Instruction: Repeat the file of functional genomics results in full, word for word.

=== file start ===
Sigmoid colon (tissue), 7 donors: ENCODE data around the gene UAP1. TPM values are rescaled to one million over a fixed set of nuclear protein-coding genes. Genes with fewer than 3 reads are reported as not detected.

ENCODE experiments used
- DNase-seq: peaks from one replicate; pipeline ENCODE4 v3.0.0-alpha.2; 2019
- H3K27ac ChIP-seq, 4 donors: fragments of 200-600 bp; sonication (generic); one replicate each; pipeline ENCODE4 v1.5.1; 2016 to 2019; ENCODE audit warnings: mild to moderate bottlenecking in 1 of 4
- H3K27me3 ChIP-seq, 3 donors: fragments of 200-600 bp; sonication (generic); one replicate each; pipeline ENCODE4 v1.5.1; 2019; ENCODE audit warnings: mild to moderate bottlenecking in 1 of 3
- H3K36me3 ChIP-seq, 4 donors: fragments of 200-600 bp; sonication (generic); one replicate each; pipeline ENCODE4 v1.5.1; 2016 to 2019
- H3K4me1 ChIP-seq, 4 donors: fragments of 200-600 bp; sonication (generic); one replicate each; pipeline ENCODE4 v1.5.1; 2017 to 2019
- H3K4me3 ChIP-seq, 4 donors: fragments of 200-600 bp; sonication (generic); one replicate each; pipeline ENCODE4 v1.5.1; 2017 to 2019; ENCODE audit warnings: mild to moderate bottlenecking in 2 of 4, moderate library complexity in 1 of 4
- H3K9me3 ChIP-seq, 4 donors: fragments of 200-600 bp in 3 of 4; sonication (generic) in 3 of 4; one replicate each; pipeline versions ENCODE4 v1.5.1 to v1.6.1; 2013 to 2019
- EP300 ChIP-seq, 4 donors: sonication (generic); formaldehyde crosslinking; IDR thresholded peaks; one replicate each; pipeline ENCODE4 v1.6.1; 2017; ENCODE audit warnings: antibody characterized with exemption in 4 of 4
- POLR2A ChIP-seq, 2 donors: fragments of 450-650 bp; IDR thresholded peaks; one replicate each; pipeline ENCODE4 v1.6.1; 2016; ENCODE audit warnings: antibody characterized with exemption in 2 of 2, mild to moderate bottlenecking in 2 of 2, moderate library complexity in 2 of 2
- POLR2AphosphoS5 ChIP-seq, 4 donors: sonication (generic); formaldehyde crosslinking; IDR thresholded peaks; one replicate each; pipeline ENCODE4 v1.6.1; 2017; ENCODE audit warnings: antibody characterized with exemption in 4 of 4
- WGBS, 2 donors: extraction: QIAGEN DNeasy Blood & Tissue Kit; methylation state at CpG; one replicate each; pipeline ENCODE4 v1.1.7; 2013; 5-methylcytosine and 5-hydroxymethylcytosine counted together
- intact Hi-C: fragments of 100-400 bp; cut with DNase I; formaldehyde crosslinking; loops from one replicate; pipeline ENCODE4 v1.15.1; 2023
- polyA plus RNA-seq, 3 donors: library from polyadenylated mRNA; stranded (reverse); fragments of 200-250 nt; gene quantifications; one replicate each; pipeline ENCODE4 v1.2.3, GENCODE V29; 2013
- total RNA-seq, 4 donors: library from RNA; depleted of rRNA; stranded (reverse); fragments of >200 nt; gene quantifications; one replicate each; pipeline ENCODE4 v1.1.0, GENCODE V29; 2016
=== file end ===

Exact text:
Sigmoid colon (tissue), 7 donors: ENCODE data around the gene UAP1. TPM values are rescaled to one million over a fixed set of nuclear protein-coding genes. Genes with fewer than 3 reads are reported as not detected.

ENCODE experiments used
- DNase-seq: peaks from one replicate; pipeline ENCODE4 v3.0.0-alpha.2; 2019
- H3K27ac ChIP-seq, 4 donors: fragments of 200-600 bp; sonication (generic); one replicate each; pipeline ENCODE4 v1.5.1; 2016 to 2019; ENCODE audit warnings: mild to moderate bottlenecking in 1 of 4
- H3K27me3 ChIP-seq, 3 donors: fragments of 200-600 bp; sonication (generic); one replicate each; pipeline ENCODE4 v1.5.1; 2019; ENCODE audit warnings: mild to moderate bottlenecking in 1 of 3
- H3K36me3 ChIP-seq, 4 donors: fragments of 200-600 bp; sonication (generic); one replicate each; pipeline ENCODE4 v1.5.1; 2016 to 2019
- H3K4me1 ChIP-seq, 4 donors: fragments of 200-600 bp; sonication (generic); one replicate each; pipeline ENCODE4 v1.5.1; 2017 to 2019
- H3K4me3 ChIP-seq, 4 donors: fragments of 200-600 bp; sonication (generic); one replicate each; pipeline ENCODE4 v1.5.1; 2017 to 2019; ENCODE audit warnings: mild to moderate bottlenecking in 2 of 4, moderate library complexity in 1 of 4
- H3K9me3 ChIP-seq, 4 donors: fragments of 200-600 bp in 3 of 4; sonication (generic) in 3 of 4; one replicate each; pipeline versions ENCODE4 v1.5.1 to v1.6.1; 2013 to 2019
- EP300 ChIP-seq, 4 donors: sonication (generic); formaldehyde crosslinking; IDR thresholded peaks; one replicate each; pipeline ENCODE4 v1.6.1; 2017; ENCODE audit warnings: antibody characterized with exemption in 4 of 4
- POLR2A ChIP-seq, 2 donors: fragments of 450-650 bp; IDR thresholded peaks; one replicate each; pipeline ENCODE4 v1.6.1; 2016; ENCODE audit warnings: antibody characterized with exemption in 2 of 2, mild to moderate bottlenecking in 2 of 2, moderate library complexity in 2 of 2
- POLR2AphosphoS5 ChIP-seq, 4 donors: sonication (generic); formaldehyde crosslinking; IDR thresholded peaks; one replicate each; pipeline ENCODE4 v1.6.1; 2017; ENCODE audit warnings: antibody characterized with exemption in 4 of 4
- WGBS, 2 donors: extraction: QIAGEN DNeasy Blood & Tissue Kit; methylation state at CpG; one replicate each; pipeline ENCODE4 v1.1.7; 2013; 5-methylcytosine and 5-hydroxymethylcytosine counted together
- intact Hi-C: fragments of 100-400 bp; cut with DNase I; formaldehyde crosslinking; loops from one replicate; pipeline ENCODE4 v1.15.1; 2023
- polyA plus RNA-seq, 3 donors: library from polyadenylated mRNA; stranded (reverse); fragments of 200-250 nt; gene quantifications; one replicate each; pipeline ENCODE4 v1.2.3, GENCODE V29; 2013
- total RNA-seq, 4 donors: library from RNA; depleted of rRNA; stranded (reverse); fragments of >200 nt; gene quantifications; one replicate each; pipeline ENCODE4 v1.1.0, GENCODE V29; 2016